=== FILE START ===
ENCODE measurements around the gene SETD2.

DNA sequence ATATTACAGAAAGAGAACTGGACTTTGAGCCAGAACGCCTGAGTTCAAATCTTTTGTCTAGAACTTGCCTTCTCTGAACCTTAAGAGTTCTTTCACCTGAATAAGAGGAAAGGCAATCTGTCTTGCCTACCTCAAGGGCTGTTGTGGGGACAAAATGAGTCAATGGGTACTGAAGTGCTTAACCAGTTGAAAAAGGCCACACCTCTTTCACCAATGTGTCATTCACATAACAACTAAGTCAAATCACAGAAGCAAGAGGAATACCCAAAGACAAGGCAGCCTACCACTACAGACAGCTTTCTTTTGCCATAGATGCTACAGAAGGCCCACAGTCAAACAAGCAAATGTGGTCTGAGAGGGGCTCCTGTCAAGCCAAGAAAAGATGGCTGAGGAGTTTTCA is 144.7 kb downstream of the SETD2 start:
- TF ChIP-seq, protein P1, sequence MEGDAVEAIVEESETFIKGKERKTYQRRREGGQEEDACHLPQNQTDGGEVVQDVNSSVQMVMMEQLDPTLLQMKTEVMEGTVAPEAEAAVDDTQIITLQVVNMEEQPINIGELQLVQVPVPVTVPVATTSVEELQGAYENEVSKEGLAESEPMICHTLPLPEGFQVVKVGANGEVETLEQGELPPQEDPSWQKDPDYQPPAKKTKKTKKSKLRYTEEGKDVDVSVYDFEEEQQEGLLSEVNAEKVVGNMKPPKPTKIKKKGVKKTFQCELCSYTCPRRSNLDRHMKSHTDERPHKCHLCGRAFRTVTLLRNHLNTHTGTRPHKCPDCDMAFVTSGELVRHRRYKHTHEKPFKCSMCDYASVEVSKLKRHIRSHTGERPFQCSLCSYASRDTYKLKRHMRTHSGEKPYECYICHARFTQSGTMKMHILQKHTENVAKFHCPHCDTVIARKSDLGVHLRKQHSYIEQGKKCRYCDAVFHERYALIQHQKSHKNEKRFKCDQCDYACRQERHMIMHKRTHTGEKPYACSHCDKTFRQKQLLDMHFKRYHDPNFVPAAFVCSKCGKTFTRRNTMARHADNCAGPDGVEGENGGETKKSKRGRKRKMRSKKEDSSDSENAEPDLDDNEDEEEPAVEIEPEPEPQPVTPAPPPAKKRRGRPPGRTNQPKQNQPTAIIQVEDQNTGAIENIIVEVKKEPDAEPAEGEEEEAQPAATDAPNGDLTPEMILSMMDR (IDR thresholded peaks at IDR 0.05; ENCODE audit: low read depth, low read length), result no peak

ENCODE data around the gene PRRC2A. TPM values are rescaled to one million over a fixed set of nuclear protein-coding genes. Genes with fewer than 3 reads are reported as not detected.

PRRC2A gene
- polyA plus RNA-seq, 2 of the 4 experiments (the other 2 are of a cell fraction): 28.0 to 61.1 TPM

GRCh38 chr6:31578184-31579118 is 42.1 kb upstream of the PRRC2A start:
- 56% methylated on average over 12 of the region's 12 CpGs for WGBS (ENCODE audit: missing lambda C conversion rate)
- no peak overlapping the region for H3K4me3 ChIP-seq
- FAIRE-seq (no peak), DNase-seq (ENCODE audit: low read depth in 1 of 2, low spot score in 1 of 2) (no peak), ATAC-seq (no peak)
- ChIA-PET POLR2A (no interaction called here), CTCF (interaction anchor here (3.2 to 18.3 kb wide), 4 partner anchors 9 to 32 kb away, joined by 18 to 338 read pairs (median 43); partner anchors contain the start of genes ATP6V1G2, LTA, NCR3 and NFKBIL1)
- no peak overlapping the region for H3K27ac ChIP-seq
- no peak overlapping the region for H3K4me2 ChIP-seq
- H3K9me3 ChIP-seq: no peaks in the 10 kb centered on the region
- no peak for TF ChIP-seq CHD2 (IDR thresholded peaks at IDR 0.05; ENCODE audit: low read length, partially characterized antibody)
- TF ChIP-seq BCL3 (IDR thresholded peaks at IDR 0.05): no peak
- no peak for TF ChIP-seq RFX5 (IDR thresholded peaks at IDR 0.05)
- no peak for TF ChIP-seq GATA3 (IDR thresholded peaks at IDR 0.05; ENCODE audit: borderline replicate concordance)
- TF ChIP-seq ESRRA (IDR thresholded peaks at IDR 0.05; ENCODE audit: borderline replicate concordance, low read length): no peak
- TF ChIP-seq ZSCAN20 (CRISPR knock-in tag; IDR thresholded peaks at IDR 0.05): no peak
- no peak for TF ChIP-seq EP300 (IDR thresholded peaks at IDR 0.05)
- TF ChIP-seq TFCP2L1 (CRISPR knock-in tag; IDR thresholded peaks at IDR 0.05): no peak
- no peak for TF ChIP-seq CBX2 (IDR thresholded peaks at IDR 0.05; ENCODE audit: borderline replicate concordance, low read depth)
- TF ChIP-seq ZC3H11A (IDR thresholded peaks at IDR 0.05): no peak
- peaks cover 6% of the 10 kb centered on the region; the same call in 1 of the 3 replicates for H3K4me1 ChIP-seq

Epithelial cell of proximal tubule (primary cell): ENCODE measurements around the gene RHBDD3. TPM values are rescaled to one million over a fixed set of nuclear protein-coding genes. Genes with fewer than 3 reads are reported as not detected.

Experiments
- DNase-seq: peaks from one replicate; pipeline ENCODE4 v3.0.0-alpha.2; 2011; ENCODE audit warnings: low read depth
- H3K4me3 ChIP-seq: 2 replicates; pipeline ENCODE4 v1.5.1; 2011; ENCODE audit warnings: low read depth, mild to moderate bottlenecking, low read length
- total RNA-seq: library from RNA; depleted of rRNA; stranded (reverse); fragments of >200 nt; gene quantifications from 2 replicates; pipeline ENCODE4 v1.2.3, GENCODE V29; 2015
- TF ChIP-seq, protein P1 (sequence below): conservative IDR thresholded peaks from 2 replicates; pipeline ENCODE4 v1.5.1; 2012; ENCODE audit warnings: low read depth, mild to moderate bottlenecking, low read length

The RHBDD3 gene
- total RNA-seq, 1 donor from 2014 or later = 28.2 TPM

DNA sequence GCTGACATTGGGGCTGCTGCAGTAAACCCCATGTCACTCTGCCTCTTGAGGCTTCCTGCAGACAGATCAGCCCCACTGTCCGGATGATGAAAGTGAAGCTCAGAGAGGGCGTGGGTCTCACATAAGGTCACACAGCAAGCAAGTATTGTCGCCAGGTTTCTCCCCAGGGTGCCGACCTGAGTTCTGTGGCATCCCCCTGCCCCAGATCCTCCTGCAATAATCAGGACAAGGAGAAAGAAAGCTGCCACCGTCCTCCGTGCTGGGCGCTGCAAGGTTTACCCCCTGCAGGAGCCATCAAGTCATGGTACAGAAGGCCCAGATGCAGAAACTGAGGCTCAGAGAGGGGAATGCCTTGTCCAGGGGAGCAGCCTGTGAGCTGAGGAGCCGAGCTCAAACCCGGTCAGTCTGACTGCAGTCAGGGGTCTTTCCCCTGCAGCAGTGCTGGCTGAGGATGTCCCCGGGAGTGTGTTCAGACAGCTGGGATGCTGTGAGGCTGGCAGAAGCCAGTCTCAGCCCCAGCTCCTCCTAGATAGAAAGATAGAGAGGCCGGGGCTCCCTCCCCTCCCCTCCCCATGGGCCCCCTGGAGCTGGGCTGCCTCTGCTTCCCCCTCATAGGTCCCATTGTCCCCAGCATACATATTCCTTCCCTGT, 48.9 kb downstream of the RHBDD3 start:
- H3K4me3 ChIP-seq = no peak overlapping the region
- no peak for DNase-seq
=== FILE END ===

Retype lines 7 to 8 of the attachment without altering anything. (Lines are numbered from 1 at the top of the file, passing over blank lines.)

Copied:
GRCh38 chr6:31578184-31579118 is 42.1 kb upstream of the PRRC2A start:
- 56% methylated on average over 12 of the region's 12 CpGs for WGBS (ENCODE audit: missing lambda C conversion rate)